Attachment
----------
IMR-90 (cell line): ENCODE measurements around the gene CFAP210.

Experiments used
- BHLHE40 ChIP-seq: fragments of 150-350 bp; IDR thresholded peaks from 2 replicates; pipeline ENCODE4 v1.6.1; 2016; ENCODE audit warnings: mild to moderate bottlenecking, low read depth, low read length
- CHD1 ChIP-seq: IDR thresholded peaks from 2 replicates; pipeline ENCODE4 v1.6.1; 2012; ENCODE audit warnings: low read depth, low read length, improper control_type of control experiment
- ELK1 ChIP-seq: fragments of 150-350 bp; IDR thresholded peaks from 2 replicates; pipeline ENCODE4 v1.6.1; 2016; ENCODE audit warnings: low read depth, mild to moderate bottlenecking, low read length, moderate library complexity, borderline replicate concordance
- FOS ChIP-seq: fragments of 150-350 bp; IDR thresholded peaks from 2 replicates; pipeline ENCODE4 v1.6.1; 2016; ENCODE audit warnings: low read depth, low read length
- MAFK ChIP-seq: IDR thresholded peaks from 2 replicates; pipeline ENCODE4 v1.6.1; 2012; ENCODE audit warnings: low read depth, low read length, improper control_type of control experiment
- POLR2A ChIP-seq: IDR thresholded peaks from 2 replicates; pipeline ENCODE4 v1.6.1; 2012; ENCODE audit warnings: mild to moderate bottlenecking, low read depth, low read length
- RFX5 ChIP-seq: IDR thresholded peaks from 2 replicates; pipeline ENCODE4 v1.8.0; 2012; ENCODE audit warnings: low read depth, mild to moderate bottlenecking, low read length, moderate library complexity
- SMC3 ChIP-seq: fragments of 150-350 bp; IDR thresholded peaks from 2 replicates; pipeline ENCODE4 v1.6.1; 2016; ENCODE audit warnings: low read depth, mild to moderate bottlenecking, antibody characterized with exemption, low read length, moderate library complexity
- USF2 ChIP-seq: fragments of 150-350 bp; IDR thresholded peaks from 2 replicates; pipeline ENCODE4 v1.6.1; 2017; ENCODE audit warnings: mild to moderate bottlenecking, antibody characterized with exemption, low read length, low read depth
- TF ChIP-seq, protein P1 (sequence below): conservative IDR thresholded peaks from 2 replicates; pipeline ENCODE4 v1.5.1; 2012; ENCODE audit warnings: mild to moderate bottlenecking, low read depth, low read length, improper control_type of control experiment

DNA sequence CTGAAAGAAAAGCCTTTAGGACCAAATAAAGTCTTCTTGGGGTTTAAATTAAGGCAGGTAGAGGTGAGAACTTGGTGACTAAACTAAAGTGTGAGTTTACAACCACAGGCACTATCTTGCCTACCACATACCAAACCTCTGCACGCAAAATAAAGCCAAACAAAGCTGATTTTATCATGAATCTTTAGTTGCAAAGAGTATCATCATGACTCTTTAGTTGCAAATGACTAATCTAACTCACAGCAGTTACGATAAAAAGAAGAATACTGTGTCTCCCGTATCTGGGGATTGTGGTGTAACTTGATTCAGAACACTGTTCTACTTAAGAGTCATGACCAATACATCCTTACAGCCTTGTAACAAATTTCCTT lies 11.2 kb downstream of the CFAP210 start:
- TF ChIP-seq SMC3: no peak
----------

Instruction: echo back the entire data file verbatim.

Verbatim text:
IMR-90 (cell line): ENCODE measurements around the gene CFAP210.

Experiments used
- BHLHE40 ChIP-seq: fragments of 150-350 bp; IDR thresholded peaks from 2 replicates; pipeline ENCODE4 v1.6.1; 2016; ENCODE audit warnings: mild to moderate bottlenecking, low read depth, low read length
- CHD1 ChIP-seq: IDR thresholded peaks from 2 replicates; pipeline ENCODE4 v1.6.1; 2012; ENCODE audit warnings: low read depth, low read length, improper control_type of control experiment
- ELK1 ChIP-seq: fragments of 150-350 bp; IDR thresholded peaks from 2 replicates; pipeline ENCODE4 v1.6.1; 2016; ENCODE audit warnings: low read depth, mild to moderate bottlenecking, low read length, moderate library complexity, borderline replicate concordance
- FOS ChIP-seq: fragments of 150-350 bp; IDR thresholded peaks from 2 replicates; pipeline ENCODE4 v1.6.1; 2016; ENCODE audit warnings: low read depth, low read length
- MAFK ChIP-seq: IDR thresholded peaks from 2 replicates; pipeline ENCODE4 v1.6.1; 2012; ENCODE audit warnings: low read depth, low read length, improper control_type of control experiment
- POLR2A ChIP-seq: IDR thresholded peaks from 2 replicates; pipeline ENCODE4 v1.6.1; 2012; ENCODE audit warnings: mild to moderate bottlenecking, low read depth, low read length
- RFX5 ChIP-seq: IDR thresholded peaks from 2 replicates; pipeline ENCODE4 v1.8.0; 2012; ENCODE audit warnings: low read depth, mild to moderate bottlenecking, low read length, moderate library complexity
- SMC3 ChIP-seq: fragments of 150-350 bp; IDR thresholded peaks from 2 replicates; pipeline ENCODE4 v1.6.1; 2016; ENCODE audit warnings: low read depth, mild to moderate bottlenecking, antibody characterized with exemption, low read length, moderate library complexity
- USF2 ChIP-seq: fragments of 150-350 bp; IDR thresholded peaks from 2 replicates; pipeline ENCODE4 v1.6.1; 2017; ENCODE audit warnings: mild to moderate bottlenecking, antibody characterized with exemption, low read length, low read depth
- TF ChIP-seq, protein P1 (sequence below): conservative IDR thresholded peaks from 2 replicates; pipeline ENCODE4 v1.5.1; 2012; ENCODE audit warnings: mild to moderate bottlenecking, low read depth, low read length, improper control_type of control experiment

DNA sequence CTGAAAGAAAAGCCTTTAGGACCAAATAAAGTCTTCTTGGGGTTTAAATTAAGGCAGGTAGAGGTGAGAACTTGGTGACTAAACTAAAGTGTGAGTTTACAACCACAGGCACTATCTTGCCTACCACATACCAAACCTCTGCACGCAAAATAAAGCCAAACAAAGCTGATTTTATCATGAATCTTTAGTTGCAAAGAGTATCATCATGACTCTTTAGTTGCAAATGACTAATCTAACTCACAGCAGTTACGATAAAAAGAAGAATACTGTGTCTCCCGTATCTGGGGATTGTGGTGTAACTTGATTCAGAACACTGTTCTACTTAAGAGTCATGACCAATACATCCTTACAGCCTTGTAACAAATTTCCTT lies 11.2 kb downstream of the CFAP210 start:
- TF ChIP-seq SMC3: no peak